Jane-Claire Powell
Jane-Claire Powell
JCPPicture1.jpg
Portrayed By Emma Watson
Gender Female
Date of Birth mid June, 1863
Age 18
Aliases Alias
Place of Birth Missouri Territory, USA
Occupation Your Job
Known Relatives Louise Powell (mother, deceased), Henry Powell (father), Bonnie Powell (sister), Jacob Powell (brother), Charlie Powell (brother, deceased)
Partner or Spouse n/a
Table of Contents

History

Henry and Louise Powell were homesteaders who’d moved west to the Missouri Territory shortly after the passage of 1862’s Homestead. The couple already had a trio of children, two boys and a girl, and the family settled on a small parcel of land in the Missouri River Valley. Jane-Claire was born sometime later, on an otherwise unremarkable Sunday afternoon in mid June 1863. Jane’s parents were both well into their forties when she was born and so the bulk of the responsibility for her rearing fell at the feet of her eldest sibling, her sister Bonnie.

Jane’s childhood was typical for the time period. Her days were spent split between helping on the small farm and playing and in the evenings, her sister saw to her education and Jane learned her numbers, her Gospel, to read and write and to cook and sew. Her memories of her childhood are positive if not idealized as the bad is “forgotten” in favor of the good. All was not perfect, despite how Jane remembers things. It was a constant struggle to stay afloat both financially and as a simple working farm (e.g. having enough grain to feed the livestock and plant in the spring or producing enough food to sell to maintain solvency and feed the family.) In addition the Homestead Act and the rush of settlers upset the delicate balance of the west and Henry Powell often found himself at odds with the free range cattlemen who, until now, had free reign of the territory’s wide open spaces. Powell, never one to stay quiet, became something of a spokesman for the homesteaders, a lightening rod for controversy and a target for those who wished to see the homesteaders pack up and leave. Harsh words were exchanged, threats made, fences destroyed and fights picked. In short, it was hardly an easy life for Jane and her family – even if she doesn’t remember it that way.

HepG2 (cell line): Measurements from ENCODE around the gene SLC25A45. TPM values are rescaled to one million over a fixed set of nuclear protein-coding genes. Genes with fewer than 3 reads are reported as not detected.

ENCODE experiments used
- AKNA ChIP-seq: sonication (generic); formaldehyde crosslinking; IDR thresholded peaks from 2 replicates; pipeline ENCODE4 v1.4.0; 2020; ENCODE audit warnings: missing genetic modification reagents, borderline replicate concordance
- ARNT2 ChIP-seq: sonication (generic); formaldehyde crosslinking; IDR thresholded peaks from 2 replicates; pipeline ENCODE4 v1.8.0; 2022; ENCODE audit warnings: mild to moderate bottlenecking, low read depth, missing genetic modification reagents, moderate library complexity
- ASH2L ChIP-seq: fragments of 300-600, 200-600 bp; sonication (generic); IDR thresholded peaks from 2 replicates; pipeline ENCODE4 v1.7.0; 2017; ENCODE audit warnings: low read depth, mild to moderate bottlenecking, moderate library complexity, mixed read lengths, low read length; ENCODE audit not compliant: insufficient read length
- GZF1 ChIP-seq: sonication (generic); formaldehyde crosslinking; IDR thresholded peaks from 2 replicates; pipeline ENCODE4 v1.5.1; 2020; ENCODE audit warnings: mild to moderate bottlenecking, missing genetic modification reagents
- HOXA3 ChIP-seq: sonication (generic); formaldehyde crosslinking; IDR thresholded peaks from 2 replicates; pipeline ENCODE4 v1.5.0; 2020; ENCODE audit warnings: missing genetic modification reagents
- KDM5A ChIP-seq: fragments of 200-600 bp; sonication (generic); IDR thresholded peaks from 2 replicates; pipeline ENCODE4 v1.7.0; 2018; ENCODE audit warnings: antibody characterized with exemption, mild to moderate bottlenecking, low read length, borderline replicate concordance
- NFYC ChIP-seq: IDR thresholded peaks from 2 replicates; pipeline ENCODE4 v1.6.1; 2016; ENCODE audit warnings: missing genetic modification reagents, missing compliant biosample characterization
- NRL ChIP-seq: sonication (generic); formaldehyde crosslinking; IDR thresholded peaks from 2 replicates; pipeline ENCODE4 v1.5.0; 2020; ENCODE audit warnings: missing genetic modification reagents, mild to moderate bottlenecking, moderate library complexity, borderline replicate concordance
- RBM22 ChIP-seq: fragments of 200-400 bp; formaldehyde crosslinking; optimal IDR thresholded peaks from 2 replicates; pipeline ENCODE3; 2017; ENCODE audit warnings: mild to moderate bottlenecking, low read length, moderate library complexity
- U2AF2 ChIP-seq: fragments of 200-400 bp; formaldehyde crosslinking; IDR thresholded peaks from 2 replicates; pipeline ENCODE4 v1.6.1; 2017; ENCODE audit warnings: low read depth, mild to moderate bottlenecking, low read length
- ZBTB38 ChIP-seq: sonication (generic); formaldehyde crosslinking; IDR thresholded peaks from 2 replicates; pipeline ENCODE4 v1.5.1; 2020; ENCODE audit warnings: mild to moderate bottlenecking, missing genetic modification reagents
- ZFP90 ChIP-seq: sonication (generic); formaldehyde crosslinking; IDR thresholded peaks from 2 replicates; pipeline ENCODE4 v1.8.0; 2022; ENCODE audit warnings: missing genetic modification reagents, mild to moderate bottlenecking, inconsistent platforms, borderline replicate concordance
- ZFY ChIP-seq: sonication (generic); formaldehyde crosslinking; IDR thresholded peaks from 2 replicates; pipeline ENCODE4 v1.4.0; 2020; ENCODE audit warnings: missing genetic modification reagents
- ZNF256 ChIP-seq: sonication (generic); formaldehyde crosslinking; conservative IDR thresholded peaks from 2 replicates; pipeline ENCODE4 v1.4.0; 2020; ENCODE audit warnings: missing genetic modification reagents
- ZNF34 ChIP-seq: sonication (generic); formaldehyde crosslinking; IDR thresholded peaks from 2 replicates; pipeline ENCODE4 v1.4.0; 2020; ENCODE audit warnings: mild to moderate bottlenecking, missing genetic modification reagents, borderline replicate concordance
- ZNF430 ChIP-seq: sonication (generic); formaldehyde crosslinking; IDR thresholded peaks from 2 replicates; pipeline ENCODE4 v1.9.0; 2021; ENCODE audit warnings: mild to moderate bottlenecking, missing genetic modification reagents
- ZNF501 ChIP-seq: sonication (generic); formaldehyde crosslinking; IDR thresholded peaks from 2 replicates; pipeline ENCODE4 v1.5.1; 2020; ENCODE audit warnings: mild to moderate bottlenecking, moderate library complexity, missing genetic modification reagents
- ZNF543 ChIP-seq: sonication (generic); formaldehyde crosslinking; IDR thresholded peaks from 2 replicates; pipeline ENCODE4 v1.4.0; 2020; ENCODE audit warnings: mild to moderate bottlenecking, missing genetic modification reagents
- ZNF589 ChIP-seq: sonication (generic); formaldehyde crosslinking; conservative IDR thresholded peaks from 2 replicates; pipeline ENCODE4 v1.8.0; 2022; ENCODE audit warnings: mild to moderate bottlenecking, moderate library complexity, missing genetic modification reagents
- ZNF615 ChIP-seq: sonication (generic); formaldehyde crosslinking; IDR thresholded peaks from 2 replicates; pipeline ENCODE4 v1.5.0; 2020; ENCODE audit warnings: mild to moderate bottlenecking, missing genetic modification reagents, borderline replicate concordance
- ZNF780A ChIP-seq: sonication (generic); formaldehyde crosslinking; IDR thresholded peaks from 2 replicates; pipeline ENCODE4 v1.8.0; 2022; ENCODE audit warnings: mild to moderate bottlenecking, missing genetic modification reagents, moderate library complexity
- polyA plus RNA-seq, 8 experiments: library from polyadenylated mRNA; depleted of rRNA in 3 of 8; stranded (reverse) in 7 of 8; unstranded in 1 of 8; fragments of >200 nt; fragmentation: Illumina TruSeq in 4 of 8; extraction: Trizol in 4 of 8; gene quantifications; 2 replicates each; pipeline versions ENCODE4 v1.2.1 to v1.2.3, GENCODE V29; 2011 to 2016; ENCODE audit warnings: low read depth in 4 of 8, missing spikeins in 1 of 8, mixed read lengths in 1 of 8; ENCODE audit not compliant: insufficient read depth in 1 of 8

Between Jane’s fifth and twelfth birthdays her siblings, one by one, married and began families of their own and by the time Jane began her transformation into womanhood she was already aunt to six nieces and nephews. Jane loved being an aunt and was, given her relative age to her nieces and nephews, quite popular amongst them.

As Jane came into womanhood she began to attract the attention of young (and sometimes not so young) men as lots of talk began to occur about the “pretty Powell girl.” A young man from a neighboring ranch began to come around and, over time, he and Jane struck up a friendship that transformed into young love; young love that seemed destined for marriage and a lifetime of bliss.

The relationship never made its destination as the young man’s father determined he was better off marrying a girl of less modest means and arranged for a girl with flaming red hair to come west from Boston to be his son’s bride. Jane was heartbroken, as was to be expected, and took a self imposed vow of chastity (not that she wasn’t chaste before but she vowed to remain such until the day she died a lonely old maid). That, unfortunately, was not the end of things. Her youngest brother, Charlie, with whom Jane was closest both in age and friendship, confronted the young man’s father in the town’s saloon. Always a hothead, Charlie exchanged words and made threats and managed to get himself knifed in the belly by one of the rancher’s hands. Over the next few hours he died a slow agonizing death on the town doctor’s table.

Charlie’s death seemed to be a floodgate that opened a torrent of tragedy and ill fortune for the Powells. The next winter Jane’s mother took ill and died of fever and her father began to drink himself into oblivion. Too drunk to work his farm the fields went unplanted and when harvest time came the Powells did not have the money to repay the loans they’d taken the previous summer and the bank foreclosed on the farm. Now seventeen, Jane was left without a home and her father, bent on self destruction, continued to drink himself to death even while he “lived” for lack of a better term in an ally behind the town’s saloon.

Jane spent the next year, or so, living with her sister but by her eighteenth birthday she’d come to realize it was no place she could stay permanently. She packed what little she had and scrounged what money she could and headed west, recently settling in Cimarron. In need of a job and lacking any appreciable skills she finds herself sweeping floors and washing sheets at the Cimarron Rose.

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